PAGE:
Mercy Killings

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During the past decade, the debate about legalizing euthanasia has grown in many developed countries, including France. Medical journals have reflected this: surveys have assessed doctors' attitudes toward euthanasia and bioethics articles have discussed the pros and cons. Supporters of legalisation argue that euthanasia is a continuation of palliative care and that doctors must respect patients' autonomy, including a wish to die.1 The latter argument suggests that cultural differences shape opinions about euthanasia, because the emphasis on autonomy is greater in English speaking countries than in other developed countries.2 3 A profession is a job, grounded on a professed moral vision, mutually accepted by its members, be they academics, lawyers, or whoever. Americans still trust their doctors, generally speaking. But whether we are patients or physicians, we just cannot make up our minds: Do we want technicians who have a monopoly on key skills? Or do we want what we used to have -- a vocation driven by moral vision? Now is a good time to be reminded of the origins of the medical profession, because it started with these very questions. And unexpectedly, Hippocrates, the famous physician of antiquity, is in the news once again. Although almost nothing is known of his life and work, he gave birth to centuries of medical tradition in Western civilization. Among recent developments, a group of distinguished doctors and ethicists, including some Christian leaders, have signed a modernized version of the famous oath. That may not be too much of a surprise, since Hippocrates was the father of all prolifers. On the twin life issues of abortion and euthanasia, he made the definitive statements: No, No.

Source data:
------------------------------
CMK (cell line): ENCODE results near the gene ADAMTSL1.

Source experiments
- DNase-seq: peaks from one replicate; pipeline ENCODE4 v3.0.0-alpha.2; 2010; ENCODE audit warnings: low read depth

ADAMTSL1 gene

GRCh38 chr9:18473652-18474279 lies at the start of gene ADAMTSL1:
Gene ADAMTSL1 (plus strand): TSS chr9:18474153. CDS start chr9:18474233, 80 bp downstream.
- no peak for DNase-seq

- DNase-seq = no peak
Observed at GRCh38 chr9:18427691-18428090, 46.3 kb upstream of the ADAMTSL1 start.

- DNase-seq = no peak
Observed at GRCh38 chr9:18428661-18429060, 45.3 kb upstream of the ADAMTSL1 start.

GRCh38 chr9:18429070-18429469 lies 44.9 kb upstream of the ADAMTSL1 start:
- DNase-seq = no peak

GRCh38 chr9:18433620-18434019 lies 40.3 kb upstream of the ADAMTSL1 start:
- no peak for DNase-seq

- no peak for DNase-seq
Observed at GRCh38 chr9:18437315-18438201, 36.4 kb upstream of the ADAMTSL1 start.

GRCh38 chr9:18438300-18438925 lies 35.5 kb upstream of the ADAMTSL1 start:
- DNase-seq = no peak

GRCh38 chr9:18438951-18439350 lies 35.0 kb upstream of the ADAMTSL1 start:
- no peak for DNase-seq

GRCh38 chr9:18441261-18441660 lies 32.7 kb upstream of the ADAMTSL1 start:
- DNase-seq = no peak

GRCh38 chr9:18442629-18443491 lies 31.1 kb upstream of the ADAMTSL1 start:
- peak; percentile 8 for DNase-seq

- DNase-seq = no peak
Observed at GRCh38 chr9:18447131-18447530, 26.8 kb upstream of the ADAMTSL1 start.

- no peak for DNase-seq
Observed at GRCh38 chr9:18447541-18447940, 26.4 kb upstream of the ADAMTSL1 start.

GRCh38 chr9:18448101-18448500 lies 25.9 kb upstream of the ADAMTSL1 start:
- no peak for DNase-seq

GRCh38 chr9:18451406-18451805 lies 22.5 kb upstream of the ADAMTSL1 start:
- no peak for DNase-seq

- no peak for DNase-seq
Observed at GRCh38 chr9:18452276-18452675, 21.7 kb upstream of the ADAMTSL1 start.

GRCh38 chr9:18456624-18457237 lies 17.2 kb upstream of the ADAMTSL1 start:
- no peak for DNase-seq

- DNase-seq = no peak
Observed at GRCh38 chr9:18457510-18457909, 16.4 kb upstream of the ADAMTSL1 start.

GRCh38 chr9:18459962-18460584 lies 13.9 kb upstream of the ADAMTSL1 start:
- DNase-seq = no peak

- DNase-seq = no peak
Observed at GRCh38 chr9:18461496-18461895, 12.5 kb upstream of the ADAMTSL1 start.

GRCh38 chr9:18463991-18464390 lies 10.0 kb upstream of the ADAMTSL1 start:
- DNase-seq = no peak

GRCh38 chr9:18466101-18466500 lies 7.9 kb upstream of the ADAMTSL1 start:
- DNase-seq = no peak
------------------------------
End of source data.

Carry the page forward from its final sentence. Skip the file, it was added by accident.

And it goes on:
The present paper intends to portray the ethical dilemma of mercy killings for the medical professionals. The paper will present the positive and negative aspects of applying a mercy killing.
Although this is not my professional area, I think this moral dilemma is of great importance since any one of us can deal with this situation, even though we are not the professionals treating patients; still we can make a decision.

Mercy killings are used in those situations in which persons are terminally ill and suffering from great pain, comatose or with a cerebral death which causes an inactive life and a vegetative state. They are called mercy killings because these people are the ones that suffer from very painful treatments, they generally have emotional problems due to their disease and have an unbearable form of life. It is mercy that acts when the pain or suffering of another person can be relieved with the consent of that person. The pain and suffering is very devastating to people and these could be aggravated due to intensive medical treatments that may result in terminal agony to the patient. These people usually lack of quality of life and dignity at the moment of their death because they are not competent. What they tend to protect a lot is their autonomy and self-determination and the right to decide whether or not he or she wants to terminate his or her life. Most of the people that favor mercy killings state that they do not want to become slaves of technology and to be attached to electronic life-sustaining devices. In order to legalize this practice, a document called “Living Will” should be necessary. In this document, the person that wishes to die due to mercy killing will specify that life under circumstances “much worse than death” is when life-sustaining treatment are to be stopped or withdrawn.

Those in favor of mercy killings argue that the terminally ill patient must be allowed to face death with dignity and that any person must have a humane and dignified death. Living in a vegetative state is therefore no example of a dignified life. “Many patients with terminal diseases have explained that their major fear is to loose dignity. Dependence, lack of individuality,...
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